Let’s say your dog, despite being friendly, just isn’t really into physical affection or petting. There are plenty of dogs who are like this from birth, and others, including many rescue dogs, who simply have a bad association with peoples hands. If you’re teaching a dog like this to sit, a pat on the head or scratch behind the ears won’t really motivate them to keep sitting for you. You need to spend a little time figuring out what your dog likes. Maybe it’s a treat, or a few seconds of tug-o-war. Whatever it is, it must be motivational.
The same goes for correction. I’m always pleased when my client’s biggest issue is not correcting hard enough. That shows me that they’re genuinely concerned about upsetting their dog, and that they don’t get any joy out of yanking a dog’s leash, and it’s something we can work through with a little coaching. When the correction isn’t enough to make the dog rationalize that “this behavior I enjoy isn’t worth the consequence that comes after”, the correction is ineffective.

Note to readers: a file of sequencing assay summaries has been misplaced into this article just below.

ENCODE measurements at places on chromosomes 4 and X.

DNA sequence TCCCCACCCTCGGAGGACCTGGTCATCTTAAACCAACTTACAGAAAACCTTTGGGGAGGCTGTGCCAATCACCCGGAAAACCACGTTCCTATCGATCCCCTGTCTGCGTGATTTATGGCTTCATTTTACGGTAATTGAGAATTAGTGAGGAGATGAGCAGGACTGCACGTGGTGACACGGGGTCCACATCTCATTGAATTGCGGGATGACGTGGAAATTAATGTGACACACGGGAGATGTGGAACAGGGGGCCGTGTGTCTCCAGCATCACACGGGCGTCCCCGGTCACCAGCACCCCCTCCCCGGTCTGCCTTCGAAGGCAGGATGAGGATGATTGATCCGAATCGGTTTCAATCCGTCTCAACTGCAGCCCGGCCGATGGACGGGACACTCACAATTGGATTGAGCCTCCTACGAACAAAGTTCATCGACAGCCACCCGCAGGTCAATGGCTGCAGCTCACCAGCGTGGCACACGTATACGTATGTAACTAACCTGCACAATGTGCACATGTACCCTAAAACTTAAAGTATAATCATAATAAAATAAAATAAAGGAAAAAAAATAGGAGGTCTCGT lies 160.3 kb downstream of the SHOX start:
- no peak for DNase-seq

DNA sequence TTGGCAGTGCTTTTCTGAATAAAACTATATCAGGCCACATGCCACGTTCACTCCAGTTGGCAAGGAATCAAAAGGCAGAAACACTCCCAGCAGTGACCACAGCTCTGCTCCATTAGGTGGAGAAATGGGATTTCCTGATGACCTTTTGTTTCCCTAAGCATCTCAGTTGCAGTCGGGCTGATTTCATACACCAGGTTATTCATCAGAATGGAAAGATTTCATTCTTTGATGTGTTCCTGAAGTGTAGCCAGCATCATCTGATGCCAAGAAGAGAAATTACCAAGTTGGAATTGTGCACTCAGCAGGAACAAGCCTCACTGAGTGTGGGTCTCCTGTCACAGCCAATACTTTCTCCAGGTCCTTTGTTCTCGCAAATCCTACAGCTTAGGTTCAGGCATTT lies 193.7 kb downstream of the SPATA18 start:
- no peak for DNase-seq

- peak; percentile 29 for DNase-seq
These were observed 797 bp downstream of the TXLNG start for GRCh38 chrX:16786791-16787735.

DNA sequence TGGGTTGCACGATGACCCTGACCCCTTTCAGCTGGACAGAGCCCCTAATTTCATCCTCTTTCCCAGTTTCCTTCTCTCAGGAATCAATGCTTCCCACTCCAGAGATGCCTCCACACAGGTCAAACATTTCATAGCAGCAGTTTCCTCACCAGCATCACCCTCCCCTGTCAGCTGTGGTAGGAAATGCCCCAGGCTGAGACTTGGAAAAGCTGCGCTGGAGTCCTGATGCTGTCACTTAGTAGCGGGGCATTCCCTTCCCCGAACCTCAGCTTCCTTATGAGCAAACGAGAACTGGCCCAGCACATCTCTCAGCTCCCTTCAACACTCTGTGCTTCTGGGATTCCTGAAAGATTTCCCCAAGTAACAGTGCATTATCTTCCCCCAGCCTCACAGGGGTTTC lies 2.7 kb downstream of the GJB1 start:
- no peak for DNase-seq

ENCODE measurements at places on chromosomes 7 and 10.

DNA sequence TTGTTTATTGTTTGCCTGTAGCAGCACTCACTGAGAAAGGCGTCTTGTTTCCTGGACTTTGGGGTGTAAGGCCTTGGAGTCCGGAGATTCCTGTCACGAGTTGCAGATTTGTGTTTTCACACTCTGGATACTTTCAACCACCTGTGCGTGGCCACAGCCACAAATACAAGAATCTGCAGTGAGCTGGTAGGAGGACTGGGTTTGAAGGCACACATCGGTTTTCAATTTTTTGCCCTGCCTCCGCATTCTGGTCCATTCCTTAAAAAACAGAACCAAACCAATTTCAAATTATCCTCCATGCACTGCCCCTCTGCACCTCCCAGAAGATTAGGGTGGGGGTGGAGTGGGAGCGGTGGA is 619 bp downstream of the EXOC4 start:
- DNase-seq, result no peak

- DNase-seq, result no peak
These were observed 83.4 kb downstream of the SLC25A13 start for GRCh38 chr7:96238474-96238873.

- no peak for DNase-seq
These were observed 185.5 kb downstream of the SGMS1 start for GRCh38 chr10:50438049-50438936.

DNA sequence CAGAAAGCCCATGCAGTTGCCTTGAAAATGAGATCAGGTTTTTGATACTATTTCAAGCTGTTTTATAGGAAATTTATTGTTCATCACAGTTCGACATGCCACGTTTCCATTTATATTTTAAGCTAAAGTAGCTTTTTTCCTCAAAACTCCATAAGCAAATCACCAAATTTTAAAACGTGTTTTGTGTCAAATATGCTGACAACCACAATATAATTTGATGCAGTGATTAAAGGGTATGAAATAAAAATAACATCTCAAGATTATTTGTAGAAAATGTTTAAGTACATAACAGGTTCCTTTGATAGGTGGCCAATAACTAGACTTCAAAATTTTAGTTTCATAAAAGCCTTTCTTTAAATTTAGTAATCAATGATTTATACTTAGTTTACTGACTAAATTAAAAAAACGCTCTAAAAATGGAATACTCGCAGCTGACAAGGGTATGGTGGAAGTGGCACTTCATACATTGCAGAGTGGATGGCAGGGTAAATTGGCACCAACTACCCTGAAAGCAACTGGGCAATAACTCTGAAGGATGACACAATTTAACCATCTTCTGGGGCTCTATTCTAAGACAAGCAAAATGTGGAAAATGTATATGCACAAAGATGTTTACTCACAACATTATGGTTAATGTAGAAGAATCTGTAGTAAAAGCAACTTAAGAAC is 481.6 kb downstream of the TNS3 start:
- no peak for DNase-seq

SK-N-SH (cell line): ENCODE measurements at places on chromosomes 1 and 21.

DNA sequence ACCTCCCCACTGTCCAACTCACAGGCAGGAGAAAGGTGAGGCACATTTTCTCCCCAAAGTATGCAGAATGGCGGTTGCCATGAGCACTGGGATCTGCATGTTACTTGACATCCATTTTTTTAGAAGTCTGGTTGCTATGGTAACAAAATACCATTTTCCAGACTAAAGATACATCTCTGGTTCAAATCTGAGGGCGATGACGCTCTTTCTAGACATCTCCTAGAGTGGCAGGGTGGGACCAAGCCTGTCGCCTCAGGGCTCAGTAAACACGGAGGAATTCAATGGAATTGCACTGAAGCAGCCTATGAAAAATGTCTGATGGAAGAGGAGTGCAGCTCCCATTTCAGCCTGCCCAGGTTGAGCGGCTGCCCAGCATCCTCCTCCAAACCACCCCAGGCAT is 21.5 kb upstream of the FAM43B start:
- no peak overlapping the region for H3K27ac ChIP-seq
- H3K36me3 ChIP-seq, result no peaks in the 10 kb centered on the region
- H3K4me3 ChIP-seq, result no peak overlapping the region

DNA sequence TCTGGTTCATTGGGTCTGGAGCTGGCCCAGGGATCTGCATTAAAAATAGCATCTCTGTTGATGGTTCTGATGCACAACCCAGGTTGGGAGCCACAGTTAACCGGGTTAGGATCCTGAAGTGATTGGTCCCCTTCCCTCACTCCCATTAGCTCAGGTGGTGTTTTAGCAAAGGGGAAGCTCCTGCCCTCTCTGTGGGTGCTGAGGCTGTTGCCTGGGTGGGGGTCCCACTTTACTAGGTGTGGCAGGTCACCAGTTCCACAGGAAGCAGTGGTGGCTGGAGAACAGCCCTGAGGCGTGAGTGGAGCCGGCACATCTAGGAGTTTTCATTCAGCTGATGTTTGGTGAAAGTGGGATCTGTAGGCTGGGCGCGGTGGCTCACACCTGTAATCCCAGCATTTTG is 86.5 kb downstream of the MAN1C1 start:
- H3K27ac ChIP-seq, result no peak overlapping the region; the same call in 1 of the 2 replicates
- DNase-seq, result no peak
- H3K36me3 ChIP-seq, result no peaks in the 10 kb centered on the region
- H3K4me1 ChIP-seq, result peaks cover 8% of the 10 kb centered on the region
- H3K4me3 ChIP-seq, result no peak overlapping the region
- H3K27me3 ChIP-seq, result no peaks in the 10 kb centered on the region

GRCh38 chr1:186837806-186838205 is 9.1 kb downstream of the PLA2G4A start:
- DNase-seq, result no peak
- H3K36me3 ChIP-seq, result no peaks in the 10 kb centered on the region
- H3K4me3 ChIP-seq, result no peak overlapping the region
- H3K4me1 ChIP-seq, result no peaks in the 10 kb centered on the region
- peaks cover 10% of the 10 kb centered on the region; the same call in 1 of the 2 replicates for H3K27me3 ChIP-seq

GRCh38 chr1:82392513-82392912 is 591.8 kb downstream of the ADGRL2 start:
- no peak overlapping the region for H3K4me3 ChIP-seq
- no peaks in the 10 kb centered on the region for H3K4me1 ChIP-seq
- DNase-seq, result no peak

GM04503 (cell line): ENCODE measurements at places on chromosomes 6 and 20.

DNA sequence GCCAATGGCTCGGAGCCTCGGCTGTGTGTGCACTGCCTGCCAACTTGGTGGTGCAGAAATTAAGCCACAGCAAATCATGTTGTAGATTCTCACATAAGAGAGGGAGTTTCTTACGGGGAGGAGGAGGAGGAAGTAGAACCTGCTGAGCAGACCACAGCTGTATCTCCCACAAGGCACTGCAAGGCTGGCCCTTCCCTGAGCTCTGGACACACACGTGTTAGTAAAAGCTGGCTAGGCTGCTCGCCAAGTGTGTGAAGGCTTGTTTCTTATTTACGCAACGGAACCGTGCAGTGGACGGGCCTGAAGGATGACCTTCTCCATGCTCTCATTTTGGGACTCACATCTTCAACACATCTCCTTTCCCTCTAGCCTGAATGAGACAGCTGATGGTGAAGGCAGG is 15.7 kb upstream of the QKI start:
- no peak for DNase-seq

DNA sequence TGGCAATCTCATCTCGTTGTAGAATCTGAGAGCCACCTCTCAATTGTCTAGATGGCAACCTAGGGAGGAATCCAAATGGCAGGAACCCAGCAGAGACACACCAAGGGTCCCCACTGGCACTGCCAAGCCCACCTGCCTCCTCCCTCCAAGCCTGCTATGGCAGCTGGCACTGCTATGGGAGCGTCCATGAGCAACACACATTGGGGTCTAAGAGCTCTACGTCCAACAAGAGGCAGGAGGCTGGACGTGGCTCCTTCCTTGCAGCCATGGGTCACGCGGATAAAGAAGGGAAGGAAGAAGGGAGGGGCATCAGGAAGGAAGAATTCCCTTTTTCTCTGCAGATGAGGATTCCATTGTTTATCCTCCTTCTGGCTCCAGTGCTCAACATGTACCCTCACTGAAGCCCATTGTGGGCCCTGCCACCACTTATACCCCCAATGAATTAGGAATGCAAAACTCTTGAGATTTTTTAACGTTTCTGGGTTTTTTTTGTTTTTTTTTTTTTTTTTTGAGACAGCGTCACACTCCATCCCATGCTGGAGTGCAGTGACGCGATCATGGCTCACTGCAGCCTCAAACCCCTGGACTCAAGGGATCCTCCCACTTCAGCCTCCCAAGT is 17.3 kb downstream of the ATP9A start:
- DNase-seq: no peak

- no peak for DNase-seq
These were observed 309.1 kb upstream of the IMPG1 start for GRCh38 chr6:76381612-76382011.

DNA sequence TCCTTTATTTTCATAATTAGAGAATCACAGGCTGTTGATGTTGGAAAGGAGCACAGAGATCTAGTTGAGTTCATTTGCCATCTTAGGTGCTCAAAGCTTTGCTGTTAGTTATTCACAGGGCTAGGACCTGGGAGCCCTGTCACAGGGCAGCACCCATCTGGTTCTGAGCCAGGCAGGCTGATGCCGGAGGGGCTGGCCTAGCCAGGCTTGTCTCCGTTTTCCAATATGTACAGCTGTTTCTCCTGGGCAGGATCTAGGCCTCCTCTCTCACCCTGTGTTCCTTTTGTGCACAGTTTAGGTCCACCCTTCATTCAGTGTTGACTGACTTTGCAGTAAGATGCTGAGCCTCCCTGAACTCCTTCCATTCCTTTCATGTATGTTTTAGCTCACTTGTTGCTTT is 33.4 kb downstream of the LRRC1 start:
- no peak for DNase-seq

In good dog training, it’s usually the little details that matter more than broad, sweeping theories offered up to us in books and tv shows. Timing, Consistency and Motivation can help you succeed whether you’re using classical conditioning or purely positive methods, but they take time and practice to master, and while it’s not a secret, and it’s not magic, reaching out to a patient trainer who adheres to these principles will give you an edge when it comes to training your dog, and help you feel more confident about the way you’re communicating with him.
Cerberus K9 2016